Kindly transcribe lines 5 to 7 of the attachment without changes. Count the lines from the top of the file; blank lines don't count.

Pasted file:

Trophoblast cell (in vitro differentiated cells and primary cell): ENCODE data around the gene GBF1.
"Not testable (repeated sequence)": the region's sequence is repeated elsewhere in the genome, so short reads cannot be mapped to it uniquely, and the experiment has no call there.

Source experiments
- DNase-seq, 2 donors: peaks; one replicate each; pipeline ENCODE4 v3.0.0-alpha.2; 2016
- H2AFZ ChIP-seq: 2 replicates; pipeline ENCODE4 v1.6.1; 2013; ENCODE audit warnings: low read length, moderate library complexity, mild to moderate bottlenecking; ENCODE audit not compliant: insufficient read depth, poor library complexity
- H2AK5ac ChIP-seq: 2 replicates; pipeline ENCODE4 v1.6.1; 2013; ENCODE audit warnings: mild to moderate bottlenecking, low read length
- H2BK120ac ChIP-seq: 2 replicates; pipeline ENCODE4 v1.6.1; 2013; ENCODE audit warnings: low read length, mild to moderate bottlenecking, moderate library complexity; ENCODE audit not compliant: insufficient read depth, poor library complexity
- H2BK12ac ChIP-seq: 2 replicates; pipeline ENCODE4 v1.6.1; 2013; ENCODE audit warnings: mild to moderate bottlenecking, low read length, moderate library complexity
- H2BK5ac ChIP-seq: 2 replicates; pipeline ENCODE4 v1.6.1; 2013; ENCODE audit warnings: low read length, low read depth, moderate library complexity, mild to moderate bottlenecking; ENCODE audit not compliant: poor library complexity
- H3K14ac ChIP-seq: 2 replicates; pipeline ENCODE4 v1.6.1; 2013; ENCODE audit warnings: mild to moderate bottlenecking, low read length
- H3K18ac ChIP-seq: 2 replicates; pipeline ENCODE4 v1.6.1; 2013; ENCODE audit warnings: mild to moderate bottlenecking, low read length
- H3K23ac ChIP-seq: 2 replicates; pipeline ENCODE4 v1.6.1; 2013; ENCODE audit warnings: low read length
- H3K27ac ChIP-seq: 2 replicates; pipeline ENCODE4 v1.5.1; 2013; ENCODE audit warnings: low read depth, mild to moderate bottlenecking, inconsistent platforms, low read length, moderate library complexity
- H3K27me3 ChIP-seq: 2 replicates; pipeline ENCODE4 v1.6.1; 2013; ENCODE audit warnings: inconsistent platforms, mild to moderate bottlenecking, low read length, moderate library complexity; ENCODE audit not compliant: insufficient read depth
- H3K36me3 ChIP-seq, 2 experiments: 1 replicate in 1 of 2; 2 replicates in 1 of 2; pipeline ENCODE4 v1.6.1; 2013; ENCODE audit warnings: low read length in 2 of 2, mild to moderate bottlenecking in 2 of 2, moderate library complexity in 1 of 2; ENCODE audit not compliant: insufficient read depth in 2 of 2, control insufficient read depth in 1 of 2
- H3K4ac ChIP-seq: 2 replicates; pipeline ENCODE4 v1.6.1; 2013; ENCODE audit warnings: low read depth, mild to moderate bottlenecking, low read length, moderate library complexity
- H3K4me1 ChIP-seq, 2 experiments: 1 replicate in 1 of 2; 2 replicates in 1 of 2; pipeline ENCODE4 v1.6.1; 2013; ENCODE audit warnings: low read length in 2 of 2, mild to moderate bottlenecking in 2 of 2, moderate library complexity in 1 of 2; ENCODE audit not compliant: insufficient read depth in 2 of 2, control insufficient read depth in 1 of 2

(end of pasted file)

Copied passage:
- H2AFZ ChIP-seq: 2 replicates; pipeline ENCODE4 v1.6.1; 2013; ENCODE audit warnings: low read length, moderate library complexity, mild to moderate bottlenecking; ENCODE audit not compliant: insufficient read depth, poor library complexity
- H2AK5ac ChIP-seq: 2 replicates; pipeline ENCODE4 v1.6.1; 2013; ENCODE audit warnings: mild to moderate bottlenecking, low read length
- H2BK120ac ChIP-seq: 2 replicates; pipeline ENCODE4 v1.6.1; 2013; ENCODE audit warnings: low read length, mild to moderate bottlenecking, moderate library complexity; ENCODE audit not compliant: insufficient read depth, poor library complexity